At least according to a new story in Time, which is a blistering critique of our ethanol policies. It also documents the change of heart that has taken place among some prominent ethanol boosters.
In Brazil, for instance, only a tiny portion of the Amazon is being torn down to grow the sugarcane that fuels most Brazilian cars. More deforestation results from a chain reaction so vast it’s subtle: U.S. farmers are selling one-fifth of their corn to ethanol production, so U.S. soybean farmers are switching to corn, so Brazilian soybean farmers are expanding into cattle pastures, so Brazilian cattlemen are displaced to the Amazon. It’s the remorseless economics of commodities markets.
It is a sobering article, and well worth a read. It does contain some errors. First, the author repeats (and actually embellishes) the claim that ethanol “provide(s) 45% of Brazil’s fuel.” As I have shown previously, from actual energy usage statistics, it is about 17% of transportation fuel on a volumetric basis, and 10% on an energy equivalent basis. Second, on carbon emissions, the author mentions that the “gains approached 90% for more efficient fuels.” Important to note that while these 80 or 90% carbon emission reductions for next generation ethanol are liberally thrown around, they are all based on models. Nobody has actually demonstrated this. To demonstrate it requires a cellulosic ethanol plant that is highly integrated. The waste biomass must be used to provide power for the plant. There are a number of problems to be worked through – if not we would already have a cellulosic ethanol industry – but these numbers continue to be repeated as if they were demonstrated.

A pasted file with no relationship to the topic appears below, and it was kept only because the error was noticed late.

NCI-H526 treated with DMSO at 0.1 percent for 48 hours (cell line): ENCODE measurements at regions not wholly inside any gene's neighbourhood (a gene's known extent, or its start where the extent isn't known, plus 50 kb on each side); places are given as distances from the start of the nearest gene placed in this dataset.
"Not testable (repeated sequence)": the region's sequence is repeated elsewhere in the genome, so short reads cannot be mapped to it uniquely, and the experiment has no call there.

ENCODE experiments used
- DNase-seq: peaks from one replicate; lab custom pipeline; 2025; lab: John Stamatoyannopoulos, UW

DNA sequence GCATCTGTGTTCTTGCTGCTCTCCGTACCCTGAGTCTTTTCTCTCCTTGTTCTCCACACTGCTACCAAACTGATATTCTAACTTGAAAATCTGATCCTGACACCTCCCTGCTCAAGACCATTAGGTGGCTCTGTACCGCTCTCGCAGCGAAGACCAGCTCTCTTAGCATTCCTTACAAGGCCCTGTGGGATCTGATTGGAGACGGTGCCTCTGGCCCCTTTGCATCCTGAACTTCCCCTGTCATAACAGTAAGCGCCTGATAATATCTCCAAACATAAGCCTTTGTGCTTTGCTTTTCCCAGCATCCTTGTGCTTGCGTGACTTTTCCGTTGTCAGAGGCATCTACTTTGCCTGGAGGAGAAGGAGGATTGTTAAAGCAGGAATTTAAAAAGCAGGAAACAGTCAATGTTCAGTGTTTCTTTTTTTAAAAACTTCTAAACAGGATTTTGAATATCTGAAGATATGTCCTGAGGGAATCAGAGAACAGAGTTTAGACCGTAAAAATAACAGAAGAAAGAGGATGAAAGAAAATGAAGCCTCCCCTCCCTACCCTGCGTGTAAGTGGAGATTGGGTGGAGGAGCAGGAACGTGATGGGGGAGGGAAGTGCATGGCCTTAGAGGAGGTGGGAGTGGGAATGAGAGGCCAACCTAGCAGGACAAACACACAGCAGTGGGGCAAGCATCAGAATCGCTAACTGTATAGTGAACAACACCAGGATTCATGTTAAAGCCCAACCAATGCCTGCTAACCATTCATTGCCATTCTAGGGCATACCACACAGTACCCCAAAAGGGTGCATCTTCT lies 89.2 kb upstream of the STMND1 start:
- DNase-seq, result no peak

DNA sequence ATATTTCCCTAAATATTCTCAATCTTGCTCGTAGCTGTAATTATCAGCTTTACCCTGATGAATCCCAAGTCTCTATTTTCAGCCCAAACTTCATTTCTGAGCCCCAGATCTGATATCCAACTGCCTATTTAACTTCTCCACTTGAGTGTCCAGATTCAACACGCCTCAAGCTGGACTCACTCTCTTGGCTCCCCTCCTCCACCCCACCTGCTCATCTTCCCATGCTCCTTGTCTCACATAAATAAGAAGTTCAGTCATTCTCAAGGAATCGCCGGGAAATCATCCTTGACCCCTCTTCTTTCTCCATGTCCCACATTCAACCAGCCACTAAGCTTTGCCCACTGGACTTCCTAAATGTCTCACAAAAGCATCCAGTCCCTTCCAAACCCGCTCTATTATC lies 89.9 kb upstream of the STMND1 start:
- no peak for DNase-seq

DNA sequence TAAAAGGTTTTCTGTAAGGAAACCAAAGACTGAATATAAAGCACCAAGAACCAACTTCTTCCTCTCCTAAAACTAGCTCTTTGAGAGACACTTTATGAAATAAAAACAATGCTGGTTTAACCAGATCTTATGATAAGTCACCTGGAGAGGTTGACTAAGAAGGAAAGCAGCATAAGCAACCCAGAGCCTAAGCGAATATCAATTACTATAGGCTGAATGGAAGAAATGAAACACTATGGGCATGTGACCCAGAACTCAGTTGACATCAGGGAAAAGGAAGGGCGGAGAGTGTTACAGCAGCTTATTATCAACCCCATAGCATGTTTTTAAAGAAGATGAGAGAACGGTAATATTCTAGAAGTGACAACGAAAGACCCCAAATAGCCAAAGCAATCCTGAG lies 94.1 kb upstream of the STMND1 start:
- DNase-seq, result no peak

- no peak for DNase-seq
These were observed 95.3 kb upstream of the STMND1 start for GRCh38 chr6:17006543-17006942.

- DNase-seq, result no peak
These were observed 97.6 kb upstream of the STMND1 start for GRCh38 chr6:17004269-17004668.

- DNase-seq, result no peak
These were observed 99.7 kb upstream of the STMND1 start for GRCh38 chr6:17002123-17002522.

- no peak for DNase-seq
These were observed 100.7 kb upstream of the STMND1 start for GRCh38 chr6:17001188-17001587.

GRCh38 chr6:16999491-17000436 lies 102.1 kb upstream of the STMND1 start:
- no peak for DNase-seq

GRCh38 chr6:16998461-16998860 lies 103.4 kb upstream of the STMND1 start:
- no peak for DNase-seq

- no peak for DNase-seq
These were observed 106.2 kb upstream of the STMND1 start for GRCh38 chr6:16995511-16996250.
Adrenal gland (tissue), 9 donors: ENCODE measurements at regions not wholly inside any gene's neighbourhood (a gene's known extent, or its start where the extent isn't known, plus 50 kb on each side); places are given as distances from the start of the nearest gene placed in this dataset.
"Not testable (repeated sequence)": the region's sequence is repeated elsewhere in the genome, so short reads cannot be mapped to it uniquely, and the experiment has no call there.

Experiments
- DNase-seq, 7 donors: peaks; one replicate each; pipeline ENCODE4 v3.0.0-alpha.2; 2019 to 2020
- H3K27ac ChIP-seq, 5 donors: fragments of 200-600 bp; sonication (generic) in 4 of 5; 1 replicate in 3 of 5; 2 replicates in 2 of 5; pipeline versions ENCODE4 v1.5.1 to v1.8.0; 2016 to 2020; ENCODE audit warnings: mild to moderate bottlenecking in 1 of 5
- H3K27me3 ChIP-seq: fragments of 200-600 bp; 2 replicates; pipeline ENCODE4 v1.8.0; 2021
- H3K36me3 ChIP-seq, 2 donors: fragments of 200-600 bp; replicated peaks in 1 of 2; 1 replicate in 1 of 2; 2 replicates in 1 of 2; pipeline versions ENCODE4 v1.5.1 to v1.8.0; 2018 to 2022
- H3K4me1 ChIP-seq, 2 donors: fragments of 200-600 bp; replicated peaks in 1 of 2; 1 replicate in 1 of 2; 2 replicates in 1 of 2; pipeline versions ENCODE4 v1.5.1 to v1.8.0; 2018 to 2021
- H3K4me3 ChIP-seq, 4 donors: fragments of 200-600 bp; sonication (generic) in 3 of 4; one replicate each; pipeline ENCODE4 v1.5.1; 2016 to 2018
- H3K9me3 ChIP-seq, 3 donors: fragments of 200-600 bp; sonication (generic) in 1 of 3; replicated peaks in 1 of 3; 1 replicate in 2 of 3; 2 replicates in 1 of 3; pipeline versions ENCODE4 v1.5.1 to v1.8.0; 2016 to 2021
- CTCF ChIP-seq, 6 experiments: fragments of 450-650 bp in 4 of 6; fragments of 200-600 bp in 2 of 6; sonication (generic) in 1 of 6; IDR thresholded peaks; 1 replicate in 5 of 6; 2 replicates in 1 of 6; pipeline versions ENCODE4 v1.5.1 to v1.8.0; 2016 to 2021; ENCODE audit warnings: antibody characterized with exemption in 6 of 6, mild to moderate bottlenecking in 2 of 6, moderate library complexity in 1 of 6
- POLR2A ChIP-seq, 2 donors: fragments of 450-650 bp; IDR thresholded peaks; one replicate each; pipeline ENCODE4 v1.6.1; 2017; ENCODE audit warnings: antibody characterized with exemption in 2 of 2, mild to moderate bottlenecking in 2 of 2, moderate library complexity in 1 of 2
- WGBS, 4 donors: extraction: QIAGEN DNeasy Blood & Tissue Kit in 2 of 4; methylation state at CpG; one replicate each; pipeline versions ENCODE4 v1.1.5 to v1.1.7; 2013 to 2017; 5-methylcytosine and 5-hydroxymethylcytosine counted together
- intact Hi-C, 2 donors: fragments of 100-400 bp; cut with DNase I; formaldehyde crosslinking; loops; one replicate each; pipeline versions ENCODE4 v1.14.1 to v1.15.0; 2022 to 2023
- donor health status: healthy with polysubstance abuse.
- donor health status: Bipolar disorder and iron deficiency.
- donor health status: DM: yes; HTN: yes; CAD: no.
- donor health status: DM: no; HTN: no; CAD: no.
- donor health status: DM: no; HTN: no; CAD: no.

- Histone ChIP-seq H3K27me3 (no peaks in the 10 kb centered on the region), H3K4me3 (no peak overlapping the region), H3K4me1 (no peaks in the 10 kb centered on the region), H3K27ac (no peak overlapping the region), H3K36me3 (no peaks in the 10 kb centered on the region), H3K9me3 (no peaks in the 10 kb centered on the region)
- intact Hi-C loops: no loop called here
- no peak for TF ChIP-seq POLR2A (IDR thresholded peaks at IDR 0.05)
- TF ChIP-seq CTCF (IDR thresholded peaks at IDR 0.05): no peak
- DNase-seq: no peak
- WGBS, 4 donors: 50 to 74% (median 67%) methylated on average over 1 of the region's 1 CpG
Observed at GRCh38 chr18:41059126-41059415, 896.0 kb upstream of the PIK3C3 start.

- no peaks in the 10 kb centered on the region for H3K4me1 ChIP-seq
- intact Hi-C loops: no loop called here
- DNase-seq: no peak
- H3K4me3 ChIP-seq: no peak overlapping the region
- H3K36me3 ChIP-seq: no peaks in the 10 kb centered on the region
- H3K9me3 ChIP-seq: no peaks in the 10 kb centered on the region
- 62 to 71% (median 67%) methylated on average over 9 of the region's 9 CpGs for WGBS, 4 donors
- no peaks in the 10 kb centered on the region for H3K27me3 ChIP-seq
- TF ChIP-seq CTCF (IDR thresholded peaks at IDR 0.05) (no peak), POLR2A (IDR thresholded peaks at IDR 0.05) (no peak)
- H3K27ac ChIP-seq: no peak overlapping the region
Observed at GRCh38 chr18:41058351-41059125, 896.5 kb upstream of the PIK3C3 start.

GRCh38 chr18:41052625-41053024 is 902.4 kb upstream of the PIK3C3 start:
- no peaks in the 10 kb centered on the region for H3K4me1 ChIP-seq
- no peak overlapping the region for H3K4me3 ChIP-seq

One other paragraph that I want to mention:
There isn’t much sugar in the Amazon. But my next stop was the Cerrado, south of the Amazon, an ecological jewel in its own right. The Amazon gets the ink, but the Cerrado is the world’s most biodiverse savanna, with 10,000 species of plants, nearly half of which are found nowhere else on earth, and more mammals than the African bush.
I haven’t seen a lot of mainstream coverage of the situation in the Cerrado, but I did write about it in the renewable diesel chapter that I recently contributed to a book that is still pending publication. When proponents say that sugarcane isn’t grown in the Amazon, they are right. But the story is much more complex than that.